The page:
THE children of School Seven in downtown Grozny are more serious now, the teachers say, more like grownups.
The school was partly destroyed nearly a year ago, when Russian forces began bombing the neighborhood. In September, it became the first public building to be fully restored here in the capital of Chechnya. Last week, the heat even came on.
But life is not normal since Russia demolished this city to force the would-be country of Chechnya back into the Russian fold.
First there is all the catching up to do after losing four months of school to war last winter. Then there are evening curfews and the complete lack of playgrounds or entertainment. And there are the destroyed houses and lost brothers, sisters, and parents.
Lena, a towheaded blond Russian girl, for example, was buried under rubble with her three brothers and sisters last New Year's Day. Her leg still hurts. Her family now lives in her grandmother's small, unheated apartment.
But what bothers these children most is living with "alarm." The near-miss attempt on the life of the current head of government here just weeks ago occurred in this neighborhood. And the Russian soldiers that occupy the city still frighten these children, Russian and Chechen alike.
"Some of them are drunk and rude," Lena says.
"The Russian soldiers kill everybody," says Sasha, a small Russian boy who says the soldiers often fight among themselves. "They all drink a lot and don't know we're not made for guns."
These students, however, are the best off of all their peers. School One, for instance, was demolished in the bombing, and reconstruction has not started yet. Some 120 students still go to classes only two hours a day in a large unheated hall.
Ivan started a trend
Chechens are used to this kind of trouble. Very few Westerners had ever even heard of them before the Russians attacked a year ago. But they have lived in this valley and in the Caucasus Mountains that rise dramatically just to the south for at least 5,000 years.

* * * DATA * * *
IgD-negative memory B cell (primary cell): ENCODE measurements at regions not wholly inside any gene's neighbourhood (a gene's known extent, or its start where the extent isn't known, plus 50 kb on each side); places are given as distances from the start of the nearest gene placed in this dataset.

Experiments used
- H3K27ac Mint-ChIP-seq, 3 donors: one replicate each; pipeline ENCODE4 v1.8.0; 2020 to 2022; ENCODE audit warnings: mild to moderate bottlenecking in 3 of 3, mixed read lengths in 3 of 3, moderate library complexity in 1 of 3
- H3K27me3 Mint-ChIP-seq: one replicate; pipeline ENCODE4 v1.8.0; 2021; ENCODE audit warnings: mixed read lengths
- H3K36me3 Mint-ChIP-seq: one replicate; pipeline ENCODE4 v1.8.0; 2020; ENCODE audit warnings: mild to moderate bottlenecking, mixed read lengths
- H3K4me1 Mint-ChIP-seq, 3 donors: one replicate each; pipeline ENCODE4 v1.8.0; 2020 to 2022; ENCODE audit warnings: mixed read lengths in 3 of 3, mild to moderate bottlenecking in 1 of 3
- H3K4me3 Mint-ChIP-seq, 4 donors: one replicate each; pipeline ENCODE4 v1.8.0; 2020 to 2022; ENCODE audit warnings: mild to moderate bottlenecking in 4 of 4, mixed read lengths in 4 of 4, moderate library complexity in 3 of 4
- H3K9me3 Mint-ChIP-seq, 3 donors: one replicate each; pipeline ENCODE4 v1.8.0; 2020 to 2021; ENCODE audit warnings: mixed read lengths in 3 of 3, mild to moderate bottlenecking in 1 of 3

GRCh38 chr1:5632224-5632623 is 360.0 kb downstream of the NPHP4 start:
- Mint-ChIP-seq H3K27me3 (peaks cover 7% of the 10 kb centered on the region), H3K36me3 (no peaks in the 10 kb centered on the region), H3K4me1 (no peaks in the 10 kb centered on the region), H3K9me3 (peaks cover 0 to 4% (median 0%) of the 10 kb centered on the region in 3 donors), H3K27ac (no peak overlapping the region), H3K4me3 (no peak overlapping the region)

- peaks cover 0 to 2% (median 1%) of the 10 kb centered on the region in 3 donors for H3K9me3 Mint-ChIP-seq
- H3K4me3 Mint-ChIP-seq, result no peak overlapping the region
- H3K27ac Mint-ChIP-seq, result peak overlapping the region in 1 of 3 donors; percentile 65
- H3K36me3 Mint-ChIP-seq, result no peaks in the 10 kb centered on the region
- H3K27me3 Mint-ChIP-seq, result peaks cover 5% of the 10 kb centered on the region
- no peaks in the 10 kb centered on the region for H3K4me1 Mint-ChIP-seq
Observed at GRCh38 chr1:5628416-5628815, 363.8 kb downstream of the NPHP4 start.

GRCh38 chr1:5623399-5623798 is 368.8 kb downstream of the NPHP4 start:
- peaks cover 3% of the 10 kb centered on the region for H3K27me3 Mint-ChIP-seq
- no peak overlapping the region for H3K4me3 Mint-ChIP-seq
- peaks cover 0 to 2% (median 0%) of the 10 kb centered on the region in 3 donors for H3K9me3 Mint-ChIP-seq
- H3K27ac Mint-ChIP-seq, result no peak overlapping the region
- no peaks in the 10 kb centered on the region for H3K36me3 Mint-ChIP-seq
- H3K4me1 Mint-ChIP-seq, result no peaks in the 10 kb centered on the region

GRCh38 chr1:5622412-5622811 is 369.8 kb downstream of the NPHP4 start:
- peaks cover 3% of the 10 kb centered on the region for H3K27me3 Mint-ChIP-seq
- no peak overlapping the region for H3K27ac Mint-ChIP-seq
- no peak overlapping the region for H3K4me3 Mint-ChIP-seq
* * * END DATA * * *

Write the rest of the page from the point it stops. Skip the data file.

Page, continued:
Ethnically, they look like southern Europeans, but their ethnicity and language bear no known relation to any beyond the neighboring Ingush and Dagestanis.
Ivan the Terrible began expanding into this valley in the 16th century. But in 1817, Russian Gen. Alexei Yermolov launched a war to subdue the region. It lasted 25 years, consuming as much as one-sixth of Russian wealth and 25,000 lives each year.
Millions of the hardy mountaineers were then sent to the Ottoman Empire, where the Turks wanted to use them as militias.
Decades later, Stalin shipped as many as nearly 1 million Chechens east to the steppes of Kazakstan. A year ago, Chechen President Dzhokhar Dudayev told Chechens that Stalin's cruel exile of them gave them the right 50 years later to fight Russian troops.
"So perhaps in 50 years, these children will remember this war," says Natalya Estemirova, a teacher at School Seven who is herself half- Russian, half-Chechen.
"The last war," says a moderate Chechen official, "was as foolish as any in human history."
A pistol under her pillow
Mr. Dudayev, who now sustains a low-level resistance from the mountains, will not be remembered well in Grozny.